I struggle to follow the argument of Mae Mitchell (Letters, 30 May) that “if we vote for independence, surely the strength of the right-wing vote increases proportionally”, a statement that seems to defy logical analysis of the results of the recent European election except for those inhabiting rUK.
Whatever spin the Labour Party and supporters of a No vote in the referendum put on results (and Andrew HN Gray tried hard in his letter of the same day to justify a rather desperate pro-Union slant), the fact is that support for Ukip would appear to be substantially greater outside than inside Scotland.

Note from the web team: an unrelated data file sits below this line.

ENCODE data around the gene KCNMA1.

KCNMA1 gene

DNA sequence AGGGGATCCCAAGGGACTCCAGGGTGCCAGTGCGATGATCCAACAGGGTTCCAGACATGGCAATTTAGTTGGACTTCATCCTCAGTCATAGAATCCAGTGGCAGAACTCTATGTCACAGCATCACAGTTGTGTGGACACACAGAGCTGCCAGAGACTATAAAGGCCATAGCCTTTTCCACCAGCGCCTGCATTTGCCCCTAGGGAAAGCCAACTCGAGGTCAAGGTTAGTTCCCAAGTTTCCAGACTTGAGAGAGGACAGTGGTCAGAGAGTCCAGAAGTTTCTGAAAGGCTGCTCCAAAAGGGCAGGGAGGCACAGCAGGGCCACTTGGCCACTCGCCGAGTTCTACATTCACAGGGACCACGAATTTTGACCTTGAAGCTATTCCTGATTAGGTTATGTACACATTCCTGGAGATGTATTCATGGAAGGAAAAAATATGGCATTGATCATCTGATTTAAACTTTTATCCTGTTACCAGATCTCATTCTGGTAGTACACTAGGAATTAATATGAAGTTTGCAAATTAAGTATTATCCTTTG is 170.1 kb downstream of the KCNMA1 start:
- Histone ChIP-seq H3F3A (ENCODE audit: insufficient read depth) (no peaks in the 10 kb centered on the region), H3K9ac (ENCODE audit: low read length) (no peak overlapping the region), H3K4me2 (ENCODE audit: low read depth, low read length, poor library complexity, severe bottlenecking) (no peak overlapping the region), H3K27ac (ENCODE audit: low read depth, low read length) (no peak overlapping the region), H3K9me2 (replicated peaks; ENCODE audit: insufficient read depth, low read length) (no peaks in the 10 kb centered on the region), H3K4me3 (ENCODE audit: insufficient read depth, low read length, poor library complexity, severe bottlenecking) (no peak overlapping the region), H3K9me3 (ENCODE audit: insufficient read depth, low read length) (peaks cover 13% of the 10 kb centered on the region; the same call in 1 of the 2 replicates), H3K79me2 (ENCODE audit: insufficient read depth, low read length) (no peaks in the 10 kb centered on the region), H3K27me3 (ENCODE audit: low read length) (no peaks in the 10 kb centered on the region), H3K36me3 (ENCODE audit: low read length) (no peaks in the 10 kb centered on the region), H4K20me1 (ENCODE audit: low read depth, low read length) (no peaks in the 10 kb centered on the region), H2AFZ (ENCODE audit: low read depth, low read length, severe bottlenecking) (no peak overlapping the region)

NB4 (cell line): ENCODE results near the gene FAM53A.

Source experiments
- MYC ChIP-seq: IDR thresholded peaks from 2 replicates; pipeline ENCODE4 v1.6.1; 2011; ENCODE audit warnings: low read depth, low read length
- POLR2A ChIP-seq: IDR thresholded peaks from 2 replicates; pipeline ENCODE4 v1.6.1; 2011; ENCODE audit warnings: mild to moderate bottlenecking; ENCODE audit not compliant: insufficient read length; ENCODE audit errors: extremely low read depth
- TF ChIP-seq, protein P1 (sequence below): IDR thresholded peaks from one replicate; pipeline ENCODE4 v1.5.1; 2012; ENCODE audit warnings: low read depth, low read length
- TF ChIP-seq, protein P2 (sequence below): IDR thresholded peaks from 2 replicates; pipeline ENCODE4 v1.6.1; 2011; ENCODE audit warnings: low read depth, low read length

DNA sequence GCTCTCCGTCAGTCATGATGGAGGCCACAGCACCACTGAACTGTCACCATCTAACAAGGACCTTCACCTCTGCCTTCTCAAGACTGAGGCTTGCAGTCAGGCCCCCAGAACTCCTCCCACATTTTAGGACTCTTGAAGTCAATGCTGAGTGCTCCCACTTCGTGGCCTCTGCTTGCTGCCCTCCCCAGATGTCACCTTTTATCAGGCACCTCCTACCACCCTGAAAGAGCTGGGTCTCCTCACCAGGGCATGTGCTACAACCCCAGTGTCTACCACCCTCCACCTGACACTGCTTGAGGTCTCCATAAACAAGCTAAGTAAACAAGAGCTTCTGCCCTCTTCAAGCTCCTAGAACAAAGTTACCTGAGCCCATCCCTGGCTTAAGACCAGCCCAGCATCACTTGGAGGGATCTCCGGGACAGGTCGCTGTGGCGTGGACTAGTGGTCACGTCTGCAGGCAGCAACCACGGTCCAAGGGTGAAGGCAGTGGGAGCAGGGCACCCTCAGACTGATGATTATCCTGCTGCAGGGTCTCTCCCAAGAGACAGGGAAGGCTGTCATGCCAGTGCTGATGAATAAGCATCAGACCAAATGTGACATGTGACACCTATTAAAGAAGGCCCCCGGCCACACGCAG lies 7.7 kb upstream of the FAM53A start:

Therefore, if Labour Party supporters vote No in the referendum and, along with Conservative, Liberal Democrat and Ukip supporters, deny Scotland independence, then our country is likely to be subjected in the future to even more right-wing government from Westminster than we are currently experiencing under the coalition.
Perhaps this is what Mae Mitchell wishes, but I doubt that most traditional supporters of the Labour Party in Scotland wish more years of possibly moderated Conservative government, never mind government under a new coalition of the Tory and Ukip parties.
Sincere Labour Party politicians in Scotland cannot have it both ways.
Either they seek to promote more progressive social policies which they can honestly pursue in an independent Scotland or they seek a No vote in the referendum and in effect promote a future that can be openly represented, perhaps uncomfortably for some, under the banner “Better Together with Ukip”.